## General

Interest application lets you choose whether interest should come due based on how much interest accrues between payment periods or payment, or in some cases credit, transactions between transactions. These options will not affect the original payment schedule, but they do determine how much interest will come due when a payment applies and the date payments apply to the loan.

When you log a payment, you will see different options for extra towards, depending on your interest application. See the Extra Towards Mapping article to understand how changing this setting can change your payment application.

## Between Transactions

In the between transactions scenario, payments will apply to interest that accrues on the loan daily. Interest will not show up as part of the amount past due on the loan unless the scheduled payment that should have covered that interest has passed without being paid.

Here is an example of how a payment will apply in a between transactions scenario:

As you can see, the first payment on this loan came due on 10/01/2015. The payment wasn’t actually made until 10/10/2015. In the scheduled payment, the interest is $205.48. In the actual payment $267.12 applied towards interest. The reason for the additional interest accrual is the extra days that passed between the due date and the date the payment was actually made.

So, how is the interest calculated in this situation? This is a $10,000 loan with a 25% interest rate and a term of 24 months. Due interest is calculated as:

** daily interest rate x outstanding principal balance x number of days since the last payment**

To calculate the daily interest rate, divide the yearly interest rate by the number of days in a year. This loan is using the actual number of days in a year. Since the payment frequency is monthly, the days in a payment period is 30.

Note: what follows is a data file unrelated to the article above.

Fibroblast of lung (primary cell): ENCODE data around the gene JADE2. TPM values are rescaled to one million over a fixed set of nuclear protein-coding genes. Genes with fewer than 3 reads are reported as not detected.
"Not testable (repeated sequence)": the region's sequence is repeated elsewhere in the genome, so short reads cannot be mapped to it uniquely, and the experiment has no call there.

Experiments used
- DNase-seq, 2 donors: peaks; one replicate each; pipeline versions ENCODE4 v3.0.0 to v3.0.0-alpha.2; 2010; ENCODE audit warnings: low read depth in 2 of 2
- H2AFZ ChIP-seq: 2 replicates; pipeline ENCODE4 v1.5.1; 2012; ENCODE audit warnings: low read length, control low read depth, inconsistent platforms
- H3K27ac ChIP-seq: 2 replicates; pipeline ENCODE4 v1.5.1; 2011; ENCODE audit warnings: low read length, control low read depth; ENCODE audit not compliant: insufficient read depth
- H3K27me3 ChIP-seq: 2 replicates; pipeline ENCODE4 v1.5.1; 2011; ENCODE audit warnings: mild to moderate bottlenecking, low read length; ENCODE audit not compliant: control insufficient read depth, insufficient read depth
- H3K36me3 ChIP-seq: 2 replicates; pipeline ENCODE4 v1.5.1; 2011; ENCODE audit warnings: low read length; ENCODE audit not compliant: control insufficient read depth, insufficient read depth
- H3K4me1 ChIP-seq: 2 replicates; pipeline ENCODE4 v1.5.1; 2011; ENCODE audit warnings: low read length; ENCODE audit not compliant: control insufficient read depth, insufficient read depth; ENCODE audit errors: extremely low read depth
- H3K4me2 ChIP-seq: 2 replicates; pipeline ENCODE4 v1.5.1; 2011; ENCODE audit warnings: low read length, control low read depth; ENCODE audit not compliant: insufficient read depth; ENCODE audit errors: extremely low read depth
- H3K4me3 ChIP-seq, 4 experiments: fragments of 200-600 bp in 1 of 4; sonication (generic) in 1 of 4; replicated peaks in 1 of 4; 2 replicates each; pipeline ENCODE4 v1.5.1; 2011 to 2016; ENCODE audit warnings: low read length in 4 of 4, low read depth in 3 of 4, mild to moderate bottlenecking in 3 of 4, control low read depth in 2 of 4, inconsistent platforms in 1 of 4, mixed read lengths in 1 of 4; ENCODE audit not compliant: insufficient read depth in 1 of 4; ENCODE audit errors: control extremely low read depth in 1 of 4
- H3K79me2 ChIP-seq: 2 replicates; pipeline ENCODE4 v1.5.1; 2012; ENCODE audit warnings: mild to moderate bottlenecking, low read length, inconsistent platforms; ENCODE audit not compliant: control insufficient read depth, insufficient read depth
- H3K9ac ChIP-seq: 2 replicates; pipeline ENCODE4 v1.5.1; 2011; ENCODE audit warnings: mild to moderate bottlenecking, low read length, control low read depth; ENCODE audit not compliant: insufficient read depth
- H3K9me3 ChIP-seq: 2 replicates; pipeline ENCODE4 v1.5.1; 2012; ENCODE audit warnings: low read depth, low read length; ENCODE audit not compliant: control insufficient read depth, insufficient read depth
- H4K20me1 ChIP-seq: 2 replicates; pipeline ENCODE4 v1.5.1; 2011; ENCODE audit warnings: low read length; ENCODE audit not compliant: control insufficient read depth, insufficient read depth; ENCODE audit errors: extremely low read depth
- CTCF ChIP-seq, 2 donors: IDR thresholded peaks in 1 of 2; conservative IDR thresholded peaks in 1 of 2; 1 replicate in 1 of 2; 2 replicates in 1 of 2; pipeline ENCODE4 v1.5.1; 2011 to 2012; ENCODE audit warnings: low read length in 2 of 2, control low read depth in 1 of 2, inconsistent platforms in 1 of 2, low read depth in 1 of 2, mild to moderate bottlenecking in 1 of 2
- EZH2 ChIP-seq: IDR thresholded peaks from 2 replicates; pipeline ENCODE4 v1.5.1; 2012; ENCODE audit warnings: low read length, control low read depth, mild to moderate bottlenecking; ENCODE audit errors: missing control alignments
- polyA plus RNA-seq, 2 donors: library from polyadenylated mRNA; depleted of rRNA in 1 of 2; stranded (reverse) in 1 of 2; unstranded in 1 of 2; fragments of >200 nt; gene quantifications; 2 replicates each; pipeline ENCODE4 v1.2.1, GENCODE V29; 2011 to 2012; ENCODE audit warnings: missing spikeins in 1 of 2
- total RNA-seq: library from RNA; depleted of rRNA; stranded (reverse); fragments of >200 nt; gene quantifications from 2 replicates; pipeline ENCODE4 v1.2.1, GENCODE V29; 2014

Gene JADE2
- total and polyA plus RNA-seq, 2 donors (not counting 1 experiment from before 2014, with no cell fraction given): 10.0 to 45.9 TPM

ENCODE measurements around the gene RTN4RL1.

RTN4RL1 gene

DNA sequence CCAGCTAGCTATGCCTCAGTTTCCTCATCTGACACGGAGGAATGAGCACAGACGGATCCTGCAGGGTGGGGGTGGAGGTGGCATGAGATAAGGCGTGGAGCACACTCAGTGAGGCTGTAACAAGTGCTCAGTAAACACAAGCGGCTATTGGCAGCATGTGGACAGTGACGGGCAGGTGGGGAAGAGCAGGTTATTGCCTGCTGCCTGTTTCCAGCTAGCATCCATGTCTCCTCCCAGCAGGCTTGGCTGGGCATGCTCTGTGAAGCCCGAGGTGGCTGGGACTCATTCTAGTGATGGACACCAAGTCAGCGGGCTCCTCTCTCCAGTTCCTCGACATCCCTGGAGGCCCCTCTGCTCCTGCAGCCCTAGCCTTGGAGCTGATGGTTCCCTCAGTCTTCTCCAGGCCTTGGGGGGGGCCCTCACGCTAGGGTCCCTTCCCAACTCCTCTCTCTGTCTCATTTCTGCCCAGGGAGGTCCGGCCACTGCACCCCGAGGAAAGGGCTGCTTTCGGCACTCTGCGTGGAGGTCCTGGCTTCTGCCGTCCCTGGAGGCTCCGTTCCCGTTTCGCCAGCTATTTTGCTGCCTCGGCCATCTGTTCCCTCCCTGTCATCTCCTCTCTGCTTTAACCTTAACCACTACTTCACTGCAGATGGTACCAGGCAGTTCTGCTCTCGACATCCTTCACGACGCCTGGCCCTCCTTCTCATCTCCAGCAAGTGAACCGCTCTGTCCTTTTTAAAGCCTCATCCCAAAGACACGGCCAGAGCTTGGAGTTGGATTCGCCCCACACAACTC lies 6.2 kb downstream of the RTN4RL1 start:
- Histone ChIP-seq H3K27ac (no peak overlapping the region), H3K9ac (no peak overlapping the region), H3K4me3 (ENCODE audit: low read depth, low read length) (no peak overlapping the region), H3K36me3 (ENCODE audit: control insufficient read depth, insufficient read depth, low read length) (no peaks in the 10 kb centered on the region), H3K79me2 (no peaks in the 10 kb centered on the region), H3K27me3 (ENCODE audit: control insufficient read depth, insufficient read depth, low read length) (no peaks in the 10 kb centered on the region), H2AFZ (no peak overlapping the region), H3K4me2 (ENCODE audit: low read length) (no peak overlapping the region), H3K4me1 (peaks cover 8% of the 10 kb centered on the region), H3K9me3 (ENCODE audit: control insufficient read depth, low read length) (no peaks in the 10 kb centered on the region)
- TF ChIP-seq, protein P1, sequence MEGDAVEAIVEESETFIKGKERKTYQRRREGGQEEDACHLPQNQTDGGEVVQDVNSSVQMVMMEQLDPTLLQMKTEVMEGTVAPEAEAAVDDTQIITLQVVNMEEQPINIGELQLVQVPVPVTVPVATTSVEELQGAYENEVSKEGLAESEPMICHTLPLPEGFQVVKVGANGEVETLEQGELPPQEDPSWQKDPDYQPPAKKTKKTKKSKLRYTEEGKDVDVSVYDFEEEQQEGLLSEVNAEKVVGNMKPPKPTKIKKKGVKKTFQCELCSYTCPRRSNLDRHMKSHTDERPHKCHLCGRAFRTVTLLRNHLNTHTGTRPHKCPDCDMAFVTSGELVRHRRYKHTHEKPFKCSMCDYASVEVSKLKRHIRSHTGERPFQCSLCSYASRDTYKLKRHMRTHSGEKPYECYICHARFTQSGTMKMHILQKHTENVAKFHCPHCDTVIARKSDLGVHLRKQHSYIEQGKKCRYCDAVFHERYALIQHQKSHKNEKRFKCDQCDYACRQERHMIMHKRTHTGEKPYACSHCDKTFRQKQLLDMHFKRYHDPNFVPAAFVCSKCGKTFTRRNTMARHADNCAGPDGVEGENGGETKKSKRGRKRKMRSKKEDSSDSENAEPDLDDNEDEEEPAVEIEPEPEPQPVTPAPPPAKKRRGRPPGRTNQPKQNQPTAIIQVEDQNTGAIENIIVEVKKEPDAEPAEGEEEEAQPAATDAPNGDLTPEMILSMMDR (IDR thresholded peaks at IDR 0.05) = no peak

So, we’ll do the math:

**25% (yearly interest rate) / 365 (days in year) = 0.0685% daily interest rate**

Now we can calculate the interest that should be paid by the payment on 10/10.

**0.000685 (daily interest rate as a percentage) x 10,000 (outstanding principal balance) x 39 (days since the contract date) = $267.12 interest paid by the first payment.**

## Between Periods

In a Between Periods scenario, interest comes due by period. When a payment is made, it covers the interest for the current period, or the previous period, if the payment is made late.

Payments that are made late impact the average daily balance for the next period, so interest in the subsequent payment period will be higher. Let’s first calculate the interest for the payment that was made on 10/10. We can do this by multiplying the daily interest rate by the average daily balance and the number of days in the period. First we will compute the daily interest rate.

**25% (annual interest rate) / 365 (number of days in the year) = 0.06849315%**

Now we will compute the first period interest.

**0.0006849315 (interest rate converted to a decimal) x $10,000 (average daily balance for the first payment period) x 30 (number of days in the first payment period) = $205.48**

Now we will compute the interest portion as shown in Forecasted Payment: 2. The daily interest rate will be the same (0.06849315%) so we will start by computing the new average daily balance. This is done by taking a weighted average of loan balances for the payment period.

Let’s do the math:

**$10,000 (principal balance at the beginning of the period) x 9 (days in the period before the payment applied) = 90,000**

**$9,671.76 (principal balance at the end of the period) x 22 (days in the period after the payment applied) = 212778.72**

**90,000 (daily total for first 9 days) + 212778.72 (daily total for last 22 days of the period) = 302778.72 total of daily balances for the period**

**302778.72 (total of daily balances for the period) / 31 (days in the period) = $9767.06 (average daily balance for the period)**

Now we can compute the interest for the period.

**0.0006849315 (interest rate converted to a decimal) x$9767.06 (average daily balance for the first payment period) x 31 (number of days in the first payment period) = $207.38**

You can give the borrower the benefit of an early payment by choosing Yes from the Early Payment drop-down when you log the payment. Choosing Yes for this option will do an average daily balance adjustment in the period when the payment is made causing less interest to accrue.

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